In Primavera P6, it’s very helpful to be able to sort, filter, and organize the schedule by responsibility, phase, or any number of specific project attributes. This is why we create activity codes when we develop the baseline schedule.
I prefer to develop the activity code prior to adding any activities, usually right after I develop the activity calendars. Part of planning the project is planning the schedule and planning the schedule includes setting up how you will need to organize, sort, and filter activities for presentation and analysis.
I almost always use “Project” level activity code, just as I use “Project” level calendars. This helps keep the database of whomever you send the schedule to from becoming unmanageable. They can always use settings when they import, but very few do. Using “Project” level activity code keeps the activity code with the project and does not allow the data to populate the “Global” activity codes, which can be changed by someone else and you wouldn’t be aware…
Some specifications list the activity code/category requirements and others do not speak to it at all. When planning the schedule, you can see a few distinct categories it would be helpful to develop activity code for. Usually this is phasing, responsibility, type of work, weather sensitive, to name a few. Your project may also have the need for categories such as equipment type, location, or cost/funding category. I use as many activity codes/categories as I can. I also create activity codes/categories for analysis and change orders/modifications for future use. (See Figure 1 above).
To develop the activity code structure, simply go to Enterprise/Activity Codes. At this point you can choose to develop Global, EPS, or Project level activities. Depending on which level you select, you may not have any category/activity code to assign code values to. (See Figure 3). Simply select “Modify” and then “Add” the activity codes/categories. (See Figure 4).
You can also adjust the number of characters and organize the activity code/categories at this box. You can always come back and make revisions if necessary. (Revisions here take immediately effect in the schedule).
You can then close out of the “Activity Code Definitions” box and select an activity code/category to assign specific values to.
Once you complete the development of the activity code structure you will be able to assign these as you add the activities.
Figure 6 (Note Phase and Responsibility have not been assigned yet. Floor does not apply to this work)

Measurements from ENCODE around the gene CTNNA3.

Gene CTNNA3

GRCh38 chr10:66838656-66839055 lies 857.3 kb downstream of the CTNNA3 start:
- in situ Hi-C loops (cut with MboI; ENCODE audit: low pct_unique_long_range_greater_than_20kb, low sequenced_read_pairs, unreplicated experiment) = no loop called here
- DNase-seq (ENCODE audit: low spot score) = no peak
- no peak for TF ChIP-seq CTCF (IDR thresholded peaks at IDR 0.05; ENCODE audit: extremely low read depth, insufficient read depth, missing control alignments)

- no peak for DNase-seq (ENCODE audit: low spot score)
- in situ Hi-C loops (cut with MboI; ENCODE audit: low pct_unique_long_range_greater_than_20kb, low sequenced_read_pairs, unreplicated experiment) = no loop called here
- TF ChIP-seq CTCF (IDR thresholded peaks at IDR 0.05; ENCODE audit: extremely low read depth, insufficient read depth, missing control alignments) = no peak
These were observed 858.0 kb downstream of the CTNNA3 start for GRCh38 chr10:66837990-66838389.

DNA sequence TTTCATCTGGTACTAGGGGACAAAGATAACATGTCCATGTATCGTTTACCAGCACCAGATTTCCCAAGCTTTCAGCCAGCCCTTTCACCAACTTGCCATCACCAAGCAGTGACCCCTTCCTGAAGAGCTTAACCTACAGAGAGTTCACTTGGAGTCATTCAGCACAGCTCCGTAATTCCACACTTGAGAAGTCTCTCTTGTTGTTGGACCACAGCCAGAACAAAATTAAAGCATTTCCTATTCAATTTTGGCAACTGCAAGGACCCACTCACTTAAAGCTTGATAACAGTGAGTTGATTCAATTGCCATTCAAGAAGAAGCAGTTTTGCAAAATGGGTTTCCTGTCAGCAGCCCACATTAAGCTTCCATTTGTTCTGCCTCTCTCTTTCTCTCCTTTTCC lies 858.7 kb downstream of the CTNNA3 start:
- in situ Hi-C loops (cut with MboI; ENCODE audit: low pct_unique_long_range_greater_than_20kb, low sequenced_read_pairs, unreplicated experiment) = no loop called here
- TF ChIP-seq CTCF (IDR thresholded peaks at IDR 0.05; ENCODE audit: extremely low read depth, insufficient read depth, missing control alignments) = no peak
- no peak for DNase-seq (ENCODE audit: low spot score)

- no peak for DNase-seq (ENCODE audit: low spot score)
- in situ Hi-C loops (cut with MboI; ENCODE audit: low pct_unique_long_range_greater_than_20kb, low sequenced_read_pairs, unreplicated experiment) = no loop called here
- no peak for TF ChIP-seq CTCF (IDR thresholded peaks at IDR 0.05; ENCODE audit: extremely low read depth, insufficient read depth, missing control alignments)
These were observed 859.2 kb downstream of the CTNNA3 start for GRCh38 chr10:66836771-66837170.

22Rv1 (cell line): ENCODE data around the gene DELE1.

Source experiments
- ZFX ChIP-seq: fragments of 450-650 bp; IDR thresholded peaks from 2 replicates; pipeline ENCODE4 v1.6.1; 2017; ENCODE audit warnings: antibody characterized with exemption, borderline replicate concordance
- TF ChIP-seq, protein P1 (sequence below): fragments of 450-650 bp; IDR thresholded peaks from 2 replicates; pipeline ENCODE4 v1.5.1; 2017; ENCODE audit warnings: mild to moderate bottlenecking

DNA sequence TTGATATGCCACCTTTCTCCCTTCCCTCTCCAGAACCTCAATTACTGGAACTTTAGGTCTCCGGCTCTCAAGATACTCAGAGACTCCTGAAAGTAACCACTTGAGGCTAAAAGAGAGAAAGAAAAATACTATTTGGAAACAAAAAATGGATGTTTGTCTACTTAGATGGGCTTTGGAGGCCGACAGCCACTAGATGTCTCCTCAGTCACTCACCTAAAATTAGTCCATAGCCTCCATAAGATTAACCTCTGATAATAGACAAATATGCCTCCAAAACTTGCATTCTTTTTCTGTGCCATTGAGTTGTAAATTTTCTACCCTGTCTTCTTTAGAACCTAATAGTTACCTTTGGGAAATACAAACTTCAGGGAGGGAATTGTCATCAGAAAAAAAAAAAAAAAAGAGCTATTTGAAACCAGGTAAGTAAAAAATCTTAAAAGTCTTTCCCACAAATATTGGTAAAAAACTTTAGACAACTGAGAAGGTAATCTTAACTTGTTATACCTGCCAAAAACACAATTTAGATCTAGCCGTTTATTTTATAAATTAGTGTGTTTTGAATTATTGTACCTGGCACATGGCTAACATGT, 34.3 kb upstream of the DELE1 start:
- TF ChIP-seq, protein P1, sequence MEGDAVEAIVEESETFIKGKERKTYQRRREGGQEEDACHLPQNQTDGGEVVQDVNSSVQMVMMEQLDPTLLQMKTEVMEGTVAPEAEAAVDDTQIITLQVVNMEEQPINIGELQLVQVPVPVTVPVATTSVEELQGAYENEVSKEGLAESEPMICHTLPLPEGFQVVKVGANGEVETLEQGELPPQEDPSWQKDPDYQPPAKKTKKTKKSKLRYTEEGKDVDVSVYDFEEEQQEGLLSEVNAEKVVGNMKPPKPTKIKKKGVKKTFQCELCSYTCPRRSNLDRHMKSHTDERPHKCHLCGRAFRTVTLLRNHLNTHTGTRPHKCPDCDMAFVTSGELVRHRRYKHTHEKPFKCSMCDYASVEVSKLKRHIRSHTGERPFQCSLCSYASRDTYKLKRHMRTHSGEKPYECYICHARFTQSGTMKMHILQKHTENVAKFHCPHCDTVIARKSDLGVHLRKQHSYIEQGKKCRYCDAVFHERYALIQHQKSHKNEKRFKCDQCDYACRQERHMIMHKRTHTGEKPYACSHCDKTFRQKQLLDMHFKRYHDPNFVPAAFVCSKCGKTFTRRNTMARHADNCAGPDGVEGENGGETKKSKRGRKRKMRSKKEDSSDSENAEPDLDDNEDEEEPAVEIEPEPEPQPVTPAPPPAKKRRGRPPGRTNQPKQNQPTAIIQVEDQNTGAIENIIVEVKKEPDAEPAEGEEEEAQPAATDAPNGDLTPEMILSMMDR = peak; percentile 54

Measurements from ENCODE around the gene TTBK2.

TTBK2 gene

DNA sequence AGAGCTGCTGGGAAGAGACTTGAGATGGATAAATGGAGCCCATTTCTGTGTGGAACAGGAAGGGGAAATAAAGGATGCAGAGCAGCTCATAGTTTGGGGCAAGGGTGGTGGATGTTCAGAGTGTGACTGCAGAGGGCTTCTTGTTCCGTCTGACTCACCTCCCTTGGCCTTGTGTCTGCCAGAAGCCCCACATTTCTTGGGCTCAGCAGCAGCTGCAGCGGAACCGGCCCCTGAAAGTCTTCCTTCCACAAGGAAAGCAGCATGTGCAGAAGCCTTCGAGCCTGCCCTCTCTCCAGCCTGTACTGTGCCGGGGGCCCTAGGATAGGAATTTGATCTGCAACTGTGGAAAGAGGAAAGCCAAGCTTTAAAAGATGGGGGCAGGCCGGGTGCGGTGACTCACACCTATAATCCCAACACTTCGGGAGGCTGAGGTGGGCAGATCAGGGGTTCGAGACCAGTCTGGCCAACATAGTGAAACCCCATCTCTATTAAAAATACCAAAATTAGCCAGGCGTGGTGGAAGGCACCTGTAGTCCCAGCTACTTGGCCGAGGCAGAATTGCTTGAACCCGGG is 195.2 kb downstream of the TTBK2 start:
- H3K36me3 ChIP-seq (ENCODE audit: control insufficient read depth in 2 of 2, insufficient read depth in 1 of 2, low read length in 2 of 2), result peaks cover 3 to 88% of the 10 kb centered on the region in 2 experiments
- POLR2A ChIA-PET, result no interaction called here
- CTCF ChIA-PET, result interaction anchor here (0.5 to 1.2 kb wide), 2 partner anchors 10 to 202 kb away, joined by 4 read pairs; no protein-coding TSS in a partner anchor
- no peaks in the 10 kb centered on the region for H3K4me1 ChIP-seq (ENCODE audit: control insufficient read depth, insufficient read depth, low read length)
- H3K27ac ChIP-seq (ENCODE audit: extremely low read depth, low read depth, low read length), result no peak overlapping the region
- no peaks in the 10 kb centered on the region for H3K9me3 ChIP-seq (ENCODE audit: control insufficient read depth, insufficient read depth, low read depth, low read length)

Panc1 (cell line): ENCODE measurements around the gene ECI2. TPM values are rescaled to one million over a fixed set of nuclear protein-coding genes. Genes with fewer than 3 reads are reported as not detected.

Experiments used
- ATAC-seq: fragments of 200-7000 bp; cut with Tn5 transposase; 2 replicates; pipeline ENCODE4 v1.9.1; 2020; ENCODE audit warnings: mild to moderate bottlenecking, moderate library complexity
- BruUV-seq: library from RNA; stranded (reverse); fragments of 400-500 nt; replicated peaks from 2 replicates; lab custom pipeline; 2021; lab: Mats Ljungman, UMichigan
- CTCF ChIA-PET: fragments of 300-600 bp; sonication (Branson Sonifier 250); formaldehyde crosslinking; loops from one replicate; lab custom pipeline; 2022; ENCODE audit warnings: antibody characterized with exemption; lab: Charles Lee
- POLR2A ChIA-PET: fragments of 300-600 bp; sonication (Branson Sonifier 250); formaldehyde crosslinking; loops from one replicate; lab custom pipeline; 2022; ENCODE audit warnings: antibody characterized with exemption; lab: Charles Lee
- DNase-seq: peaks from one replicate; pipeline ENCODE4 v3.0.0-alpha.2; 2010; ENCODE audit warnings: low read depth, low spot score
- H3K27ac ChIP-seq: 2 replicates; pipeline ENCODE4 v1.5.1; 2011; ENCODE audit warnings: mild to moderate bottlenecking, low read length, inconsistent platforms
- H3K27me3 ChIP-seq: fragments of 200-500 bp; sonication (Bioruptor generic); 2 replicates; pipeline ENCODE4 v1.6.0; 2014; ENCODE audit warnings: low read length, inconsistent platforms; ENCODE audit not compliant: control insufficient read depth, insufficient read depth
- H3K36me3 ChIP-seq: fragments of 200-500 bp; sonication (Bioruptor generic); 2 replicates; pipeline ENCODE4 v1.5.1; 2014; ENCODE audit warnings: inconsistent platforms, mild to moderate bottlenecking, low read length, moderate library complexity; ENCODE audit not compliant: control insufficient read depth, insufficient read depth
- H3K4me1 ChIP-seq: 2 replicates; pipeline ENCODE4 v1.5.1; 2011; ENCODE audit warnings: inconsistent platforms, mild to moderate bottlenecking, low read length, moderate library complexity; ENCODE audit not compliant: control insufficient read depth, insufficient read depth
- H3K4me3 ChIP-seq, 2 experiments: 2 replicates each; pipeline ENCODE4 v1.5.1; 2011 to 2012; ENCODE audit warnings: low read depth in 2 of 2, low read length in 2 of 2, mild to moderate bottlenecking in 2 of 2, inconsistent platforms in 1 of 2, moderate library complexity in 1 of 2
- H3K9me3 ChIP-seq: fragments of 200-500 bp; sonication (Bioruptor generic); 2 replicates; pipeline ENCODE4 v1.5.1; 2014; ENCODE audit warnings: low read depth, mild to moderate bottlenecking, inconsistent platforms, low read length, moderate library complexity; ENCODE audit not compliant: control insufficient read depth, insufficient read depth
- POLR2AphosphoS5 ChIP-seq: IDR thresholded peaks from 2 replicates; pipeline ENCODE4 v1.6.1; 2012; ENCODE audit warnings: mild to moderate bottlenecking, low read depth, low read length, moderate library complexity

As I add activities, I assign most activity coding. I’m able to use the activity coding to sort, filter and analyze the schedule for crew or resource stacking and maintaining milestone target dates or whatever I need to focus on. I can also use the activity coding to filter for each responsibility which allows distribution to specific subcontractors along with the entire schedule to make their review and update processes easier…
If you only have two mechanical “trade crews” available, this use of activity code is good for showing how many Mech “trade crews” are schedule for the same time periods so you can see you’re over allocated the end of December 2019 and the end of February 2020.
If you need to show specific activities for delay impact presentation or risk analysis presentation, this use of activity code is helpful for showing the specific activities and grouping them by type of work, or WBS, or whatever provides an informative presentation.
This use of activity code is helpful for verifying the correct calendar is assigned and looking at which months the work is scheduled for. It’s better to know now that you will need to employ cold weather practices for the concrete and masonry work.
Figure 10 – Organized by Type – Filtered by Analysis 04 to limit the number of activities per summary
This use of activity codes is useful for organizing by the assigned “Type” activity code. In addition, simply add a filter for Actual Duration, AD > Original Duration, OD and you can easily see which type of work has been or is taking longer than planned. I can go a step further and group the schedule by “responsibility” or “trade” to better show activities and which subcontractor/trade is responsible.
There are many reasons to assign the activity codes as you add activities.
Plan your schedule….
Paul Epperson CCM, PMP, PSP, PMI-SP
Paul has extensive experience as a Construction Manager. Over time, he became convinced that there is a critical shortage of skilled planning and scheduling professionals in our industry. In 2009, he backed away from his work as a Construction Manager and began focusing on planning and scheduling. He now serves our industry as a subject matter expert in this area.